Dr. Bhakti Hansoti: Absolutely. What a great name, triple-demic. Triple-demic is very simple. It's COVID, it's influenza, which is earlier than we expected, and it's RSV. RSV is a virus that usually affects young children, what we're seeing is that younger children are getting sicker and ending up in the ICU. You have three viruses, all on the verge of increasing case numbers, all happening at the same time, which is causing concern for your health system and the capacity of the hospitals.
Melissa Harris-Perry: Why? What's going on with flu and RSV? Is it actually connected to what's happening with COVID?
Dr. Bhakti Hansoti: I don't think it's connected other than it seems to be happening at the same time. Flu and RSV come around this time of year, every year. Most people right now would have already had their flu shots, but what's happening with the flu, we looked at the Southern Hemisphere, we saw in Australia, because they experience the flu before we do, is that they just had the worst flu season in five years. Which meant they had a lot more cases than normal but also they had a lot more hospitalizations. After people are hospitalized, about 6% to 7% end up in the ICU.
Then RSV is a virus, again, it presents like a common cold, similar presentation, fever, cough, not feeling good, sore throat, but what we're seeing this time around is we're seeing a lot more RSV cases in adults and older children, but we're also seeing that younger children are getting much sicker than we previously expected, with a higher number of pediatric patients ending up in the pediatric ICU, which is obviously problematic.
Melissa Harris-Perry: What can families do to help protect their young children or to help to treat their young children? What should they do if they get an RSV diagnosis or long before that to help to protect?
Dr. Bhakti Hansoti: Absolutely. Let's talk about the RSV diagnosis because that's slightly simpler. If you do get an RSV diagnosis, that means you've seen a healthcare provider because you've been tested in a hospital or in your pediatrician's office. The majority of children, especially those age two and above, will do just fine at home with over-the-counter medications such as Tylenol, ibuprofen. Then the cough is what really upsets children, and the way we deal with that is steamed showers, hot steam, over-the-counter mist, and in some cases, your pediatrician may give you medicines such as albuterol to make the cough better.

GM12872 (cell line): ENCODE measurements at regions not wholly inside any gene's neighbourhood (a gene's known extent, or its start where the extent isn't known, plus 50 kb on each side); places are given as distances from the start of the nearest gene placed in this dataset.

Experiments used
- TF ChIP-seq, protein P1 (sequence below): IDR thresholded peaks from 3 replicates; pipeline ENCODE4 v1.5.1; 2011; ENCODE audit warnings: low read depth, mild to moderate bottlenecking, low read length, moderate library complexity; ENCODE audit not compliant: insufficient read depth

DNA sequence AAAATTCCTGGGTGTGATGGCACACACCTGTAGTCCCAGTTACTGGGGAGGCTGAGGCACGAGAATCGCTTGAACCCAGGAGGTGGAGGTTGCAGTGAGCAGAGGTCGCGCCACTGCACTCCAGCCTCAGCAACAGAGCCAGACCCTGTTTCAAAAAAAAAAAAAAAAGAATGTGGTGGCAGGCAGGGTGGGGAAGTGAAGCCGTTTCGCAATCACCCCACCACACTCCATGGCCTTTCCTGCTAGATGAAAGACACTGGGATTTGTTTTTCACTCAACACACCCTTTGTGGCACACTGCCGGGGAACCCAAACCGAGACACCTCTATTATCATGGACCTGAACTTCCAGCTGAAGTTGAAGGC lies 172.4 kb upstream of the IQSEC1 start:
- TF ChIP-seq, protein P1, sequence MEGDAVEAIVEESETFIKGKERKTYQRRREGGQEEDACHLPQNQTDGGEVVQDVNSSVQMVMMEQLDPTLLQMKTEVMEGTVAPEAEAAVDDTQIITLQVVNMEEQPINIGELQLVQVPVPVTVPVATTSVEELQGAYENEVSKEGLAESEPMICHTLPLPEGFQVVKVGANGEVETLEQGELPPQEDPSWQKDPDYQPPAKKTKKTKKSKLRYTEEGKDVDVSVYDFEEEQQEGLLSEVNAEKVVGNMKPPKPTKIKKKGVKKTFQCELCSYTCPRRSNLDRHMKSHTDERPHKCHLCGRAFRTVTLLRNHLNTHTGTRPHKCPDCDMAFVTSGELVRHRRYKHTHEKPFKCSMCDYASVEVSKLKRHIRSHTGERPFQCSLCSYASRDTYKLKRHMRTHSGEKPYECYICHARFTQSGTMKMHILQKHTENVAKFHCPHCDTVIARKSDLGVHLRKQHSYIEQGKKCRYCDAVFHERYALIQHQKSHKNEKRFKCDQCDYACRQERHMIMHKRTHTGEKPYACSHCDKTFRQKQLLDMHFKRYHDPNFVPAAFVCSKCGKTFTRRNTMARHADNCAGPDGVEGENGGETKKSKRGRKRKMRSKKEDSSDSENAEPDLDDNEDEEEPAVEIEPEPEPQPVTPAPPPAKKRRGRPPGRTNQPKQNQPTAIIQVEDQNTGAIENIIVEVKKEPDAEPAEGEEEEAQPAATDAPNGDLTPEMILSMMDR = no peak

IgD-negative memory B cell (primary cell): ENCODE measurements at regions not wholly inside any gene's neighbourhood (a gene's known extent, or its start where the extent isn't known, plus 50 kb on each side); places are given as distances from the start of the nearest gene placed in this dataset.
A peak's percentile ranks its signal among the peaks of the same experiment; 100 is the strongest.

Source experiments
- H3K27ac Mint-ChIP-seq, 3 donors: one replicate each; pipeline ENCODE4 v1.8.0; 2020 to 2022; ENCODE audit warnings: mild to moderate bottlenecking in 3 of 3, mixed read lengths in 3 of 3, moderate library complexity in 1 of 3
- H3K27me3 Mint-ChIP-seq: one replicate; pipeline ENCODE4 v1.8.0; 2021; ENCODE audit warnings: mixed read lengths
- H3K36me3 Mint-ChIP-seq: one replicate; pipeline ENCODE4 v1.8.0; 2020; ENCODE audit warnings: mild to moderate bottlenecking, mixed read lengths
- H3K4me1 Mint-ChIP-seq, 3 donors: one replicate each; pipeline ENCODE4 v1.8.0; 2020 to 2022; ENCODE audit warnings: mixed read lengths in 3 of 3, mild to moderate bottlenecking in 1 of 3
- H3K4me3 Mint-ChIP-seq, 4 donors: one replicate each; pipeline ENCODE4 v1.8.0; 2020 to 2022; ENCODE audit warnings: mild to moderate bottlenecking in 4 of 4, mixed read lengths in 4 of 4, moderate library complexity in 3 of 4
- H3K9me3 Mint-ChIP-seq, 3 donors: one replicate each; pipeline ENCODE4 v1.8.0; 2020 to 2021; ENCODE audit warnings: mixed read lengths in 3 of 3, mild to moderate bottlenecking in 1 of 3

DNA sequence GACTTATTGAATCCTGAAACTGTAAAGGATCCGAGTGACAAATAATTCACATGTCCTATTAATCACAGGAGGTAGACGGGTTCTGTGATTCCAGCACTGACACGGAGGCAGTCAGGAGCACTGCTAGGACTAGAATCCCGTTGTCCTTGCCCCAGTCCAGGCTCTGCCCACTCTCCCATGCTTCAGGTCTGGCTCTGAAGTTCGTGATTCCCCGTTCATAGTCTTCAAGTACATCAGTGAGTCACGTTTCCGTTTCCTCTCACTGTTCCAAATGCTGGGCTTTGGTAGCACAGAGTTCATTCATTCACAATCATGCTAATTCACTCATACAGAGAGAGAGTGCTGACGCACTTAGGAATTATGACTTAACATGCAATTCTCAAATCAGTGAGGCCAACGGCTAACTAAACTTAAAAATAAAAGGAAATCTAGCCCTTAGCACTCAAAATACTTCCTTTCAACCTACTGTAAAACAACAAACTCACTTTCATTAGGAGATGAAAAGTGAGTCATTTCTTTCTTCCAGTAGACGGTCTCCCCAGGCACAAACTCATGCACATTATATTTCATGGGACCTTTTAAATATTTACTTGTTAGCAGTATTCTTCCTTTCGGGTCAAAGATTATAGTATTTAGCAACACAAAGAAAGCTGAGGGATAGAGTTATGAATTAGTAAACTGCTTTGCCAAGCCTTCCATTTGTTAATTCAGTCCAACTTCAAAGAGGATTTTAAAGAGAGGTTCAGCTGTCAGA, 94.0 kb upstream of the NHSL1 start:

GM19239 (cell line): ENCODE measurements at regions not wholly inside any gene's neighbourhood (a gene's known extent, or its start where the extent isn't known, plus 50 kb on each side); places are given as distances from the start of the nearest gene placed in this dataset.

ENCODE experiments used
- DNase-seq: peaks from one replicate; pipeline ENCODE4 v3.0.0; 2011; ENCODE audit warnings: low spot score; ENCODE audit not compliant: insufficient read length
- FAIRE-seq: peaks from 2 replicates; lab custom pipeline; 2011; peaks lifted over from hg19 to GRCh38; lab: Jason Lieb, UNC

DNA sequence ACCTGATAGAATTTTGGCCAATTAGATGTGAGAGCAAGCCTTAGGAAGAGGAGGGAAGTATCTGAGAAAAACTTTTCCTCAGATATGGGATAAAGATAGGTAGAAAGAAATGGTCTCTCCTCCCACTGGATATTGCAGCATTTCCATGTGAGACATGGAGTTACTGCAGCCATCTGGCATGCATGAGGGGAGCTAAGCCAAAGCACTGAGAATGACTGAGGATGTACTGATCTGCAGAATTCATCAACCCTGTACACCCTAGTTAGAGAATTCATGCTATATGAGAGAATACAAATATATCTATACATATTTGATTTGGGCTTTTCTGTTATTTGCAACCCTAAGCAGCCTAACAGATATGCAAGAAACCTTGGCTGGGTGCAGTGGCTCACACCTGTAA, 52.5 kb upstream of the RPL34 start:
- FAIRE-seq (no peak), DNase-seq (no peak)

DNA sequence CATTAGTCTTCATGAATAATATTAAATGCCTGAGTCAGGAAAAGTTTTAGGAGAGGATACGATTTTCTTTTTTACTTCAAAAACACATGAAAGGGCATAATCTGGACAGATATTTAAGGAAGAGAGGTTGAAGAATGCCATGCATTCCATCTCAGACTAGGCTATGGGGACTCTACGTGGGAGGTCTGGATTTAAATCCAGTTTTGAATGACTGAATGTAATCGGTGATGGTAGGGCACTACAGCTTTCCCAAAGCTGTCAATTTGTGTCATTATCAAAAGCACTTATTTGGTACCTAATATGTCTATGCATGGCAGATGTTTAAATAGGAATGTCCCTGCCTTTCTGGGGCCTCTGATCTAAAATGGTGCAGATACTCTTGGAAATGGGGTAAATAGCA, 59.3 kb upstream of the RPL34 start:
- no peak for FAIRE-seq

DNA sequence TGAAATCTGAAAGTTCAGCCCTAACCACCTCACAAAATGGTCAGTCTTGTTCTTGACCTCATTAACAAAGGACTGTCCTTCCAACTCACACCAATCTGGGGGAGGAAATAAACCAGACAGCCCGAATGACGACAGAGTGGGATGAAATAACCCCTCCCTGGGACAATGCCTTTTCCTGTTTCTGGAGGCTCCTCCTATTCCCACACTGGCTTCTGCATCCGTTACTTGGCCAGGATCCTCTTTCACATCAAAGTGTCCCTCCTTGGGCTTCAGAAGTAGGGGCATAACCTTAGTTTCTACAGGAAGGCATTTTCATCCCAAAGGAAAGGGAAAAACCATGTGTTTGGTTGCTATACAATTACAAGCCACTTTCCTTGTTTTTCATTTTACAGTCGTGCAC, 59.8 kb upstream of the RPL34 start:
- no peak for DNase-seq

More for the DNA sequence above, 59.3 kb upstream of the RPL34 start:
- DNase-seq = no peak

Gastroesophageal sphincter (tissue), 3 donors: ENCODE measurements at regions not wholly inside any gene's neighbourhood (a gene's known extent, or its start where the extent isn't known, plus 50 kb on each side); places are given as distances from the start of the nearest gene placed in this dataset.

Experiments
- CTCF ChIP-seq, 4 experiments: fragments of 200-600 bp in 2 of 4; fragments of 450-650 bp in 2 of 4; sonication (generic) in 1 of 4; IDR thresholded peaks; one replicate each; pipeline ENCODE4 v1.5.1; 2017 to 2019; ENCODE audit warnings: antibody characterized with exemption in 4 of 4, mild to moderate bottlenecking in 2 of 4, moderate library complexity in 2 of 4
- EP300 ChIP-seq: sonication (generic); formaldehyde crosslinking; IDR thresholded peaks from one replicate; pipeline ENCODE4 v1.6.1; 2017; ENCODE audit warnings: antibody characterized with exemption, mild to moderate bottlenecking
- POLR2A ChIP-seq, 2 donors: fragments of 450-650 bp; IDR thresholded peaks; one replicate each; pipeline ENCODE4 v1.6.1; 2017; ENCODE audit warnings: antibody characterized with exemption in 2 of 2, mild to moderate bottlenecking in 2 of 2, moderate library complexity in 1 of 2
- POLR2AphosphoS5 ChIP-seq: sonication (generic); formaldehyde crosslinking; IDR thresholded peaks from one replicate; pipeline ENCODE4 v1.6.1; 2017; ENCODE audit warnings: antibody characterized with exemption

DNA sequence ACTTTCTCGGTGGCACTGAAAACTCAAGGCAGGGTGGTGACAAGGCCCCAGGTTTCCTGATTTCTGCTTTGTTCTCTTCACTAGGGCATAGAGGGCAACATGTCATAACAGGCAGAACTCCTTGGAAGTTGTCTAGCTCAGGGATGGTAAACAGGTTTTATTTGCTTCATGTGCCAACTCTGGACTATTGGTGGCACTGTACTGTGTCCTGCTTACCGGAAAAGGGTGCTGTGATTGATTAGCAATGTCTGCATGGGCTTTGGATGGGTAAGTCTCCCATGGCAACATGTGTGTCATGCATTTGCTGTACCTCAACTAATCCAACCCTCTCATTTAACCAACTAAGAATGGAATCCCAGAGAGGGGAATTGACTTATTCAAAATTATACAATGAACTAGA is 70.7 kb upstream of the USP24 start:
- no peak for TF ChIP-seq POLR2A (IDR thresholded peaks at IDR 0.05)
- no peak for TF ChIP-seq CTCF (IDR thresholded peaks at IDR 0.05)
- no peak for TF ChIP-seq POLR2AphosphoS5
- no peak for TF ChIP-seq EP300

You do need to monitor your child's breathing, and if your children are struggling to eat or drink or having difficulty breathing or really just not looking like themselves, they need to go to an emergency department or your pediatrician's office and get evaluated.
How do we protect ourselves? Well, there's similarities with flu, RSV, and COVID in that they present the same way and they're all RNA viruses, but the recipe for protection is also the same. If you are sick, stay at home and avoid getting others sick. Number two, wearing masks. The masks provide a barrier protection against all three viruses. The third, for COVID and the flu, you need to get vaccinated. The flu vaccine is readily available, as is the COVID-19 vaccines and boosters. If you have those vaccines, you're significantly less likely to end up in the hospital.
Melissa Harris-Perry: Far fewer people have opted in thus far to this second round of boosters. What do you think accounts for this discrepancy?
Dr. Bhakti Hansoti: I really think there's a lot of COVID fatigue, and I get that, I'm living it with you. I think there's also this thought that, "Well, I'm probably just fine because I've already had COVID or I'm not one of those people that's going to end up in hospital." The thing is COVID is still unpredictable and what's the big unknown is long COVID. We still recommend people getting boosted as President Biden recently said in a press conference, because it not only protects you from getting hospitalized but it protects the people around you from getting sick, because even if you do get sick, you're likely to be sicker for a smaller period of time with less severe symptoms.
Melissa Harris-Perry: Dr. Bhakti Hansoti is Associate Professor in Emergency Medicine at Johns Hopkins University. Thanks so much for taking the time with us.
Dr. Bhakti Hansoti: Thank you so much for having me.